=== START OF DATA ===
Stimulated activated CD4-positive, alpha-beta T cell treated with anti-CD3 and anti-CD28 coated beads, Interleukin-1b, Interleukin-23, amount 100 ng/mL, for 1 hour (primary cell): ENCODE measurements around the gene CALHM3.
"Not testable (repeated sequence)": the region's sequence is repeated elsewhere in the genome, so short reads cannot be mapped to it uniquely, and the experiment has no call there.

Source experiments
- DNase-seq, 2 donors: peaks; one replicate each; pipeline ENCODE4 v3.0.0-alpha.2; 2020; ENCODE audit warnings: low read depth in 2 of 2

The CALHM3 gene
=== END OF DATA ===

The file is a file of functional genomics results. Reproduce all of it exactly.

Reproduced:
Stimulated activated CD4-positive, alpha-beta T cell treated with anti-CD3 and anti-CD28 coated beads, Interleukin-1b, Interleukin-23, amount 100 ng/mL, for 1 hour (primary cell): ENCODE measurements around the gene CALHM3.
"Not testable (repeated sequence)": the region's sequence is repeated elsewhere in the genome, so short reads cannot be mapped to it uniquely, and the experiment has no call there.

Source experiments
- DNase-seq, 2 donors: peaks; one replicate each; pipeline ENCODE4 v3.0.0-alpha.2; 2020; ENCODE audit warnings: low read depth in 2 of 2

The CALHM3 gene